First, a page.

CHICAGO (Reuters) - Delta Air Lines (DAL.N) on Thursday announced it would buy a 20% stake in LATAM Airlines Group (LTM.SN), Latin America’s largest, for $1.9 billion, creating a major new airline partnership and shaking up the Chilean carrier’s longtime ties with American Airlines.
FILE PHOTO: Passengers wait to check in for their flights at the departure area of Latam airlines inside of the Commodore Arturo Merino Benitez International Airport in Santiago, Chile April 25, 2019. REUTERS/Rodrigo Garrido/File Photo
LATAM flies to dozens of cites across Argentina, Brazil, Ecuador, Peru, Colombia and Chile, where it is based.
The surprise deal is another example of Delta’s push to grow internationally through equity partnerships with other airlines. It is the U.S. carrier’s largest investment since its merger with Northwest Airlines a decade ago, and could upend American’s (AAL.O) stronghold on the Latin American region.
LATAM has been a member of the Oneworld alliance since 2000 alongside longtime partners American, British Airways and Iberia, with which it had been pursuing a deeper route alliance that was rejected by the Chilean Supreme Court last May. As a result of the Delta deal, it will leave Oneworld.
Delta does not expect regulatory obstacles for its tie-up with LATAM, where it will gain representation on the board of directors. The plan envisions growth for both carriers, which currently overlap on only one route, Chief Executive Ed Bastian told Reuters.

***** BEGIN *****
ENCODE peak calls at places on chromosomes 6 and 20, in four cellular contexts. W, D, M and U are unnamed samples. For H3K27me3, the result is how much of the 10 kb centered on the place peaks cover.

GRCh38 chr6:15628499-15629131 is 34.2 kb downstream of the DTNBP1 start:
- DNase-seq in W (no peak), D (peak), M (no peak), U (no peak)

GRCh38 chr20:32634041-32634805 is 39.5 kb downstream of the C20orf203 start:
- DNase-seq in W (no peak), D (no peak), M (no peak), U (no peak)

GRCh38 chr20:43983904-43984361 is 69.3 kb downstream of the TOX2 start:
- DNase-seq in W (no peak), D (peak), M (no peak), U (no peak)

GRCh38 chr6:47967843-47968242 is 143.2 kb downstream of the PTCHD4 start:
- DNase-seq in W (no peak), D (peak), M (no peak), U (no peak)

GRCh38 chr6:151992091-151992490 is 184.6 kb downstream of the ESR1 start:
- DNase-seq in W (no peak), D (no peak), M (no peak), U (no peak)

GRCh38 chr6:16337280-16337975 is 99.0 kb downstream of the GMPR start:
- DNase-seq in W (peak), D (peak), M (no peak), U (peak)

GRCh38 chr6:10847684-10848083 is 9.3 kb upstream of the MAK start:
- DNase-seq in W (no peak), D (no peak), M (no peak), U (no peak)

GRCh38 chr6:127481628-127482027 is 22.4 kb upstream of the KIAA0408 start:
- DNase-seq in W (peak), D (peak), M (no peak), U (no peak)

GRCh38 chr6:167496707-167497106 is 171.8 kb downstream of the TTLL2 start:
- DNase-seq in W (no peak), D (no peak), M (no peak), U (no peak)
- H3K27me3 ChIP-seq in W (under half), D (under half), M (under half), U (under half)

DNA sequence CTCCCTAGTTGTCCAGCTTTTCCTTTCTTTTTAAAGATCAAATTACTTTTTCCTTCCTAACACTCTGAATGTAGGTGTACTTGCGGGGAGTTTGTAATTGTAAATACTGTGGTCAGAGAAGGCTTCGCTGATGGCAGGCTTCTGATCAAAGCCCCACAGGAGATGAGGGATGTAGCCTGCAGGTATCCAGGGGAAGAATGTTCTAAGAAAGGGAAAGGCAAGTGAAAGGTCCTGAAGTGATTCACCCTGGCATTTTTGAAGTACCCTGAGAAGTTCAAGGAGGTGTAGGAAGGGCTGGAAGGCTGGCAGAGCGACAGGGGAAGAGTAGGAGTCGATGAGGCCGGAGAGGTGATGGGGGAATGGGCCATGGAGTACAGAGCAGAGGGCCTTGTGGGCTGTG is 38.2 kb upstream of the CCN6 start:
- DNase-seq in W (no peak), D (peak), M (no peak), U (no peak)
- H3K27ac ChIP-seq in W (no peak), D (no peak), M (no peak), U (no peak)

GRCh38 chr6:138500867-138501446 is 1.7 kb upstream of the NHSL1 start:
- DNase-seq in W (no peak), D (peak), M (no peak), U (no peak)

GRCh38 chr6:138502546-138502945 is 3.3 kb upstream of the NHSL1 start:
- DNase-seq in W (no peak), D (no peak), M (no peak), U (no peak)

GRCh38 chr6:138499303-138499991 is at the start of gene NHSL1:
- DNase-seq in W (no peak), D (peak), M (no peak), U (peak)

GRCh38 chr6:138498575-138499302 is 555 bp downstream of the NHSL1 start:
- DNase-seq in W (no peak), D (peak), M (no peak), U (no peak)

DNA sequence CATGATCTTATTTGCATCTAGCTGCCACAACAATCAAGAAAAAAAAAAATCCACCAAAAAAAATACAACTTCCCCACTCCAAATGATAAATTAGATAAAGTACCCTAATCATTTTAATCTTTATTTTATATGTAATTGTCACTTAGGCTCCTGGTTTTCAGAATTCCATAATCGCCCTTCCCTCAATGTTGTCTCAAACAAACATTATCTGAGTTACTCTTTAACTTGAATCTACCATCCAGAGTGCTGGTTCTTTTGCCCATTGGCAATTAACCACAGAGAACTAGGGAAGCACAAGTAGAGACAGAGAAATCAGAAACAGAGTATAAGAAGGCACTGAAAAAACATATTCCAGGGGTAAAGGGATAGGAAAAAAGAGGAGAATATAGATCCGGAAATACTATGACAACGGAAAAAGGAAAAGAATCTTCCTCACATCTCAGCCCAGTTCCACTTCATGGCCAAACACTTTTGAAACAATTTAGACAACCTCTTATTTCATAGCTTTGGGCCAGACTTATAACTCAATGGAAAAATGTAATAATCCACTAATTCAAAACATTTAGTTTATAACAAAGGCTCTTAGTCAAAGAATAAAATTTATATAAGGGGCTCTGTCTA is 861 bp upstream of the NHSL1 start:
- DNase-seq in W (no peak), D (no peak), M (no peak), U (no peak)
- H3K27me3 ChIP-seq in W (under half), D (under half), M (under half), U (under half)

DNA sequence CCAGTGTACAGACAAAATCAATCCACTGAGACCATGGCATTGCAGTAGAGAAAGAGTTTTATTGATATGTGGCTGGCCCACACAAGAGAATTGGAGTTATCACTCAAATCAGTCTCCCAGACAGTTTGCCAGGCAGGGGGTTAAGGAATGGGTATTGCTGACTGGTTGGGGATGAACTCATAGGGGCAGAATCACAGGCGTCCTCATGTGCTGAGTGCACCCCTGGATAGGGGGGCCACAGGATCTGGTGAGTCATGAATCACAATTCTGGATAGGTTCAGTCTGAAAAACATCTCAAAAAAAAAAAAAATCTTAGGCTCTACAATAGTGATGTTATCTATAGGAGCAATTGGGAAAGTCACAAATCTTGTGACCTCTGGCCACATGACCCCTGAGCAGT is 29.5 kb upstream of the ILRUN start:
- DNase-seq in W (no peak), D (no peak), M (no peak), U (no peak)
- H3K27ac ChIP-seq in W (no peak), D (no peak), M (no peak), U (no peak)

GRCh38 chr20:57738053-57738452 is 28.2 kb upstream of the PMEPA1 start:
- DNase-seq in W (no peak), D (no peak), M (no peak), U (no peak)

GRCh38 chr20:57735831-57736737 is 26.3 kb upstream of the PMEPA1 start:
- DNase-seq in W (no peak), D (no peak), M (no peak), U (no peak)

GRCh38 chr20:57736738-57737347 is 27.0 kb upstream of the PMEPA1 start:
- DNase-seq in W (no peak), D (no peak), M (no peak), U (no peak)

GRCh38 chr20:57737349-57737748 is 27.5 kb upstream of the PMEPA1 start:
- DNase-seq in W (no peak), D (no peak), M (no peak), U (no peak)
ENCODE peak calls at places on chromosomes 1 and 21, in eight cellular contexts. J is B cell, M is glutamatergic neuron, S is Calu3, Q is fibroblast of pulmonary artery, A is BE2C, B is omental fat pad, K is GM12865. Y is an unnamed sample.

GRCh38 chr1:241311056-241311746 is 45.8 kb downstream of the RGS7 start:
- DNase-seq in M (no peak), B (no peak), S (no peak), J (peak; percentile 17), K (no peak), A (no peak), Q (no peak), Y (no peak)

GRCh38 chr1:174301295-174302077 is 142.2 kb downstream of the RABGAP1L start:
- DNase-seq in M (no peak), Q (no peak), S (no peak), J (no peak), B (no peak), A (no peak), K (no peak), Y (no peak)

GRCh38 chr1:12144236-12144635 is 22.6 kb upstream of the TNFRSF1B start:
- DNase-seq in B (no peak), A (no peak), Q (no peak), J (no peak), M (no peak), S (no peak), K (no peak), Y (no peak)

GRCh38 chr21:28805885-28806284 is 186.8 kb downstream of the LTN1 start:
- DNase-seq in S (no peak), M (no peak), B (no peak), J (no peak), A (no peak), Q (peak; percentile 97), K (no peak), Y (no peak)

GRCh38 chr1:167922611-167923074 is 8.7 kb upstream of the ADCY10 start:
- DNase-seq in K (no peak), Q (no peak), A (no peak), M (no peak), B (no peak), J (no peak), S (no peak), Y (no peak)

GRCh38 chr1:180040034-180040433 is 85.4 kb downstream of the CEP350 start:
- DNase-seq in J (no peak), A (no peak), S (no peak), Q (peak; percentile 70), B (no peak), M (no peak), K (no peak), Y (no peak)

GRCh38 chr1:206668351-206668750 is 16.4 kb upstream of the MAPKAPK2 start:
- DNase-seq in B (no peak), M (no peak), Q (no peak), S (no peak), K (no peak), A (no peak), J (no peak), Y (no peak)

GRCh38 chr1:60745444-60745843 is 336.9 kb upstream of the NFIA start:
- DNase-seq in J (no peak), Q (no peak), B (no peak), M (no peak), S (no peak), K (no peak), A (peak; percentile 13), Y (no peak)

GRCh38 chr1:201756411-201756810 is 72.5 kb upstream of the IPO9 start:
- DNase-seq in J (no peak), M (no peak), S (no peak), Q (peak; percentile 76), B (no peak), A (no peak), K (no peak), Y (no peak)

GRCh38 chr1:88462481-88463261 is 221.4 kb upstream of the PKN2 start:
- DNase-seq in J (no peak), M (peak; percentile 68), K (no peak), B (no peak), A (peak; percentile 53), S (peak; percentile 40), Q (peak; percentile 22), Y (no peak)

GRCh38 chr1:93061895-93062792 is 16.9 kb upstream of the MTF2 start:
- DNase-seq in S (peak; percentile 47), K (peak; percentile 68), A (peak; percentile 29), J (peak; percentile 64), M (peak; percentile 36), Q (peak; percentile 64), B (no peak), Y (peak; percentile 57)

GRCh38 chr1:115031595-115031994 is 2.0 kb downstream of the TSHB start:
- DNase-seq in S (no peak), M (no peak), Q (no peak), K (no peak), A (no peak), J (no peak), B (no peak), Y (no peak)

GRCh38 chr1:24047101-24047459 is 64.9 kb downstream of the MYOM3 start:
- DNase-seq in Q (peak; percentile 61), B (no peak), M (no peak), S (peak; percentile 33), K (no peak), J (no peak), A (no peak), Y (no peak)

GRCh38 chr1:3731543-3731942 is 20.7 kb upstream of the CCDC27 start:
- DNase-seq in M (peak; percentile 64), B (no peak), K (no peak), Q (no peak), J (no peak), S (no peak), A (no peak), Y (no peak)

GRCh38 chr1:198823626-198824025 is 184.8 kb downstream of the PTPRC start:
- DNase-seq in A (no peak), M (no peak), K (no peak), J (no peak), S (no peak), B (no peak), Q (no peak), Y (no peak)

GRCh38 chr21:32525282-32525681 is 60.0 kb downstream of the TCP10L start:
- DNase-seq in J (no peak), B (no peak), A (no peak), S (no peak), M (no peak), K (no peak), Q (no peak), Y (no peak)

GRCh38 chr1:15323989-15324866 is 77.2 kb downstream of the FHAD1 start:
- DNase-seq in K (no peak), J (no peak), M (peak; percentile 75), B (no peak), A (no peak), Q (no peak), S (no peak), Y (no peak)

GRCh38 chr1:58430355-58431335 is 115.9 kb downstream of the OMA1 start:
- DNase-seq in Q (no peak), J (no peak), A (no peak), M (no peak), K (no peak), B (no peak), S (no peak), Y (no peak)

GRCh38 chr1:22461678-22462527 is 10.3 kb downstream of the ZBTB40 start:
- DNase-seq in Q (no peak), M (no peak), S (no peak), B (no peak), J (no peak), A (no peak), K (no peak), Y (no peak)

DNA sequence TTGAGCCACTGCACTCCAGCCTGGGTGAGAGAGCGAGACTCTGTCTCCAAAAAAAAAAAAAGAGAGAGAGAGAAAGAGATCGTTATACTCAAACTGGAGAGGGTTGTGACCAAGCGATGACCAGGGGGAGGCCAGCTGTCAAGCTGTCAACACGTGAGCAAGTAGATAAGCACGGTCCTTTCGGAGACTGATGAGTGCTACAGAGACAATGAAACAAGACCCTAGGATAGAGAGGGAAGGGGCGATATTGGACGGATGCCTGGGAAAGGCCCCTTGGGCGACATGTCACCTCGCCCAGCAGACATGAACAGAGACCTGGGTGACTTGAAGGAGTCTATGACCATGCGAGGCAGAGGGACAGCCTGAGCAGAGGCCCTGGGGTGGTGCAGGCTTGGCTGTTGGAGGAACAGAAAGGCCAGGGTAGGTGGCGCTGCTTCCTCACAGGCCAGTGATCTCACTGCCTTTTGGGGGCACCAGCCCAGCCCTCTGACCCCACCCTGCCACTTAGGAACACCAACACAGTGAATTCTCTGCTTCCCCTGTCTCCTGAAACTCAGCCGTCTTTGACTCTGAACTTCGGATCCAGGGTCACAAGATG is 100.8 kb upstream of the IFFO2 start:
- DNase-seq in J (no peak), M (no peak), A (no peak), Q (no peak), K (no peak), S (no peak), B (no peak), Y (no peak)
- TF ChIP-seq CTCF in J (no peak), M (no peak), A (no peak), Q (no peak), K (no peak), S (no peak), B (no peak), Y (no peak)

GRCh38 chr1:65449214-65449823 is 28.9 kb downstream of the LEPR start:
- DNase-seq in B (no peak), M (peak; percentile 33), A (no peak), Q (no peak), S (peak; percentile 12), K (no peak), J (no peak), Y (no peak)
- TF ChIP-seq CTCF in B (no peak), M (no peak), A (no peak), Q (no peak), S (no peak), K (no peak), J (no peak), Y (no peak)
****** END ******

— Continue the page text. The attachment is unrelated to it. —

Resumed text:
“I think it’s a great fit,” he said.
Atlanta-based Delta expects the LATAM deal to be accretive to earnings per share over the next two years and add $1 billion in revenue growth over five years, Bastian said.
Delta is using newly issued debt and available cash for the deal. It will also provide LATAM an additional $350 million to help it transition out of Oneworld and plug into Delta’s network.
The two can start code-sharing before they receive government, regulatory and anti-trust approval for the larger tie-up, a process Bastian said he expects to take between 12 and 24 months.
As part of the deal, Delta will also acquire four A350 aircraft from LATAM and assume LATAM’s commitment to purchase another 10 A350s to be delivered between 2020 and 2025 for an undisclosed sum.
Delta also owns stakes in Grupo Aeromexico (AEROMEX.MX), Air France KLM (AIRF.PA), China Eastern (600115.SS), Brazil’s Gol (GOLL4.SA), Virgin Atlantic and Korean Air Lines Co’s (003490.KS) parent company.
It has also been negotiating a 10% stake in Alitalia [CAITLA.UL]. That plan has not changed with the LATAM deal, which Delta started studying about three months ago after an approach by a third party, Bastian said.
Reporting by Tracy Rucinski; Additional reporting by David Sherwood in Santiago and Marcelo Rochabrun in Sao Paulo; Editing by Dan Grebler